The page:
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Stock Market Integration & Disaster

  1. Mar 6, 2013 #1
    If you integrated the seemingly random "curve" of a stock graph (http://www.stockpickssystem.com/wp-.../1929-stock-market-crash-stock-chart-djia.gif), what physical value would you get out of it or does this not make any sense?

    On the contrary, if you took the derivative at a certain point of time you could find the rate of growth at that time. This IS a value that makes physical sense.

    I'm inferring that the y-axis is the index and the x-axis is the date.

    On the graph, just after the peak in 1929, the stock market crashed in the greatest financial disaster ever; the great depression. Guess what, today, the Dow Jones just hit its highest index in recorded history. Should that scare us somewhat?
     
  2. jcsd
  3. Mar 8, 2013 #2
    This quantity has no particularly significant meaning (it would appear as a term in an average yield calculation I suppose).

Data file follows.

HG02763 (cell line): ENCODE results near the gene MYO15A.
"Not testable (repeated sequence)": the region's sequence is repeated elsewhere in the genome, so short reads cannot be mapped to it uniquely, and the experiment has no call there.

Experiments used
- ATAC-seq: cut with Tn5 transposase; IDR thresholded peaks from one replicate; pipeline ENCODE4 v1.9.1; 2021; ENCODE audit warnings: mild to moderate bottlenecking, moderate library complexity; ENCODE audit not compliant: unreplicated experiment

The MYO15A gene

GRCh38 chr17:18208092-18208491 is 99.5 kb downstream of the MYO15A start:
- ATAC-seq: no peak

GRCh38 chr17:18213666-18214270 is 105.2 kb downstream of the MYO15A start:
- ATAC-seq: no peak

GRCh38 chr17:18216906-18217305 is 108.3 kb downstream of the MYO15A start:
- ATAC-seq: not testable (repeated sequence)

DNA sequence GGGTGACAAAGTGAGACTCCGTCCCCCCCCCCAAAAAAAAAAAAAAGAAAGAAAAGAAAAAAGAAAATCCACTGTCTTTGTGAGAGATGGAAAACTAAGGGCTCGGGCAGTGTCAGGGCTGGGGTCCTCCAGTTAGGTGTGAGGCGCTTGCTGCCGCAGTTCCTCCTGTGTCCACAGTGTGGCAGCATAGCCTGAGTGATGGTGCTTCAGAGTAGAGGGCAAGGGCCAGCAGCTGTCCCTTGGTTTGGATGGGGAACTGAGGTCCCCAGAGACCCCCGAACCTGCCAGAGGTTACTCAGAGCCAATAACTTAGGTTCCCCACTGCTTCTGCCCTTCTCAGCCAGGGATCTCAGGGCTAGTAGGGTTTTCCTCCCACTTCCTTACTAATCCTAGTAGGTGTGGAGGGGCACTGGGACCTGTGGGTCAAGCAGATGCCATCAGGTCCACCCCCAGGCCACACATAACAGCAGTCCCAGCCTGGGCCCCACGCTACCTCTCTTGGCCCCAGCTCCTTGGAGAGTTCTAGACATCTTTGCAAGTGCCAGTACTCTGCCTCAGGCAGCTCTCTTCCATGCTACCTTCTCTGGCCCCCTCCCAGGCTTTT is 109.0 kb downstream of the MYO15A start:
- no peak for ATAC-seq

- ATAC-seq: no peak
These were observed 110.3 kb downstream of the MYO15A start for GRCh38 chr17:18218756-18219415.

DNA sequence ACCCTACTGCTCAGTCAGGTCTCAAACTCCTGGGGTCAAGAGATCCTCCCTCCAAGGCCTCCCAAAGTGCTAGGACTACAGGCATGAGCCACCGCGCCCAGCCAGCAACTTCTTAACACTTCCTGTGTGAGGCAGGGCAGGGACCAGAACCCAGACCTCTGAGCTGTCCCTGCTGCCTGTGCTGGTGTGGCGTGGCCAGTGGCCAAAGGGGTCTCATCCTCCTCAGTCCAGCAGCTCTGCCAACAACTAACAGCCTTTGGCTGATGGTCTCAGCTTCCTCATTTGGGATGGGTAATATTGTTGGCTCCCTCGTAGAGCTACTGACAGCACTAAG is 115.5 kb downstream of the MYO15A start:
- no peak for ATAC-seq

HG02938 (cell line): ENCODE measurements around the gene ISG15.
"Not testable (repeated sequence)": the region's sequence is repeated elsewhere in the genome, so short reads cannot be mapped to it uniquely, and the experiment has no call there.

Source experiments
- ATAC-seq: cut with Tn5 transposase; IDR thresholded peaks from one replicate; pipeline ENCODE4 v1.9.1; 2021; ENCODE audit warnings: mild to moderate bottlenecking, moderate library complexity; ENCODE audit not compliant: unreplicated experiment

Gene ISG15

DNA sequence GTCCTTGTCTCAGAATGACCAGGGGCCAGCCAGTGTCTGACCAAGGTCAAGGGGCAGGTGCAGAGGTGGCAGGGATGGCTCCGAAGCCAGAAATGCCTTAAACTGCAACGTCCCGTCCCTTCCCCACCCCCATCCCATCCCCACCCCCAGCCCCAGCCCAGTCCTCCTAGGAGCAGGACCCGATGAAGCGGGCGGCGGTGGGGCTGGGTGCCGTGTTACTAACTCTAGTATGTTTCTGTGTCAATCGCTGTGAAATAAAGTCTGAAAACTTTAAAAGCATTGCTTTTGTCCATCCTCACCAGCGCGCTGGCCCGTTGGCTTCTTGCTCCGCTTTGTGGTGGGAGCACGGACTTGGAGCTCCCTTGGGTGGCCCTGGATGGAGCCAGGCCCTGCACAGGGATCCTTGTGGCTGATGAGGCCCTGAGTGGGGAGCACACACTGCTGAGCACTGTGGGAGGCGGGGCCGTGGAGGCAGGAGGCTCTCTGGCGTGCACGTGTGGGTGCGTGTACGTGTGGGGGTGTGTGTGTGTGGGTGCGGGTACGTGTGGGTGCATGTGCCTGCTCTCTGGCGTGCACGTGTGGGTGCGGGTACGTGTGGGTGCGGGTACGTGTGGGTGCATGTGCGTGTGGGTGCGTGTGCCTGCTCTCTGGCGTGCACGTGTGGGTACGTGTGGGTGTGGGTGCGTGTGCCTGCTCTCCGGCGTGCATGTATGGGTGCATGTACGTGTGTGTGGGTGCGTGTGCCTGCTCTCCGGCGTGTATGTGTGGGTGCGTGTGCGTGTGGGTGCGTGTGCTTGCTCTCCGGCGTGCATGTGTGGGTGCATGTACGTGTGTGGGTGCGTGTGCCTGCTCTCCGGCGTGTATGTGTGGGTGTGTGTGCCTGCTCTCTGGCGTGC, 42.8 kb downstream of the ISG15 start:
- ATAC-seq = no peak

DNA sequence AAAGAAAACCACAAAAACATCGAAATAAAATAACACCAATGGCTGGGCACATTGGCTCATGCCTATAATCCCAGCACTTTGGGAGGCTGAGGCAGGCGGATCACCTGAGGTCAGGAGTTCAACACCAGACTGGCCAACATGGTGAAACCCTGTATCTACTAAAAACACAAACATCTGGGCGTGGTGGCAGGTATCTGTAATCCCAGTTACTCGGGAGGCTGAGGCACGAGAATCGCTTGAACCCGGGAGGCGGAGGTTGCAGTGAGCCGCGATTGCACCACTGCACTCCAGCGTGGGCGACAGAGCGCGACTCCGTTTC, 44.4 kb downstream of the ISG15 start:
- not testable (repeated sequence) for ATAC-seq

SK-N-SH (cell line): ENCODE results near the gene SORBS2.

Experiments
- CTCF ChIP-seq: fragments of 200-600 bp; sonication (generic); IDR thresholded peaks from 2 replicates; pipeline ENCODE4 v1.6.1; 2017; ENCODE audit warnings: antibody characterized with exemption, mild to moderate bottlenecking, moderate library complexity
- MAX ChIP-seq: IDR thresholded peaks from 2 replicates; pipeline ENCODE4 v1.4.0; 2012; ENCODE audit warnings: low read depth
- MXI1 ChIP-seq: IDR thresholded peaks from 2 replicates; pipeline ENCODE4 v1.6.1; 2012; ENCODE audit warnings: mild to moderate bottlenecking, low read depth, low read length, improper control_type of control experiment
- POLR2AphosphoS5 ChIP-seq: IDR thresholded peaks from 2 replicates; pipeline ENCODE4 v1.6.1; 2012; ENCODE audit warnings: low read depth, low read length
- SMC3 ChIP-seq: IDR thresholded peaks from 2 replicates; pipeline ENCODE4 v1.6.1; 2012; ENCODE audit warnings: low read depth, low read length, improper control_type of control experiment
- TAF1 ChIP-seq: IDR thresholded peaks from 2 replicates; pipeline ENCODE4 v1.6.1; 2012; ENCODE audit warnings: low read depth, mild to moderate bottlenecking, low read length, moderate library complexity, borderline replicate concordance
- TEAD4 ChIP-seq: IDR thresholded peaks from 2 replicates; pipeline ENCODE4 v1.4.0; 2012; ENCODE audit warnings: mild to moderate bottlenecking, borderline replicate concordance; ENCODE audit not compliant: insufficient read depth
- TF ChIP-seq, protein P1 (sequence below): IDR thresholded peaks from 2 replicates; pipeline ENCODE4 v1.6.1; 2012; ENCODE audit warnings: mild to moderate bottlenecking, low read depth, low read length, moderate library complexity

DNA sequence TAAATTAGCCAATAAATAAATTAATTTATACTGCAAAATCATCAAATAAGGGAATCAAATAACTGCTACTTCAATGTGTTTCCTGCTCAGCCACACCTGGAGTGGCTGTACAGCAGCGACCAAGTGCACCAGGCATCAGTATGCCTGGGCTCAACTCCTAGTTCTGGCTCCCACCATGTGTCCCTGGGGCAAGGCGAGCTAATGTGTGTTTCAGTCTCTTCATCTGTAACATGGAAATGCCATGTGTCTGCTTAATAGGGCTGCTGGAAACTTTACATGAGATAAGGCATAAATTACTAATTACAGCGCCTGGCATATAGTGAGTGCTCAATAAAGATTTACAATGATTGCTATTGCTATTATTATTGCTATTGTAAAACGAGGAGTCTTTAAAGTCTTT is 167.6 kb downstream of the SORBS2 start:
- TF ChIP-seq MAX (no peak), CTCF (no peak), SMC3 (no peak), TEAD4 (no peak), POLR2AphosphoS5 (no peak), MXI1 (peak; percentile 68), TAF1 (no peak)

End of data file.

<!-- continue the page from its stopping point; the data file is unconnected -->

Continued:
Except that this value varies unpredicatbly depending on the time period over which you measure the change. What period are you going to use - a second, an hour, a day, a month?

    No. For various reasons, stock market indices in a country with positive GDP growth will trend upwards. An index which is trending upwards will in general "hit its highest value in recorded history" quite often. If your team is leading by a record margin of 10-0 does that make the other team more likely to score?
     
  4. Mar 9, 2013 #3
    Thank you for your insight.
    Use all of them, analyze all of them. I think that the smaller the time interval, the more unpredictable and chaotic the predictions become. The monthly and yearly graphs may be more reliable.
     
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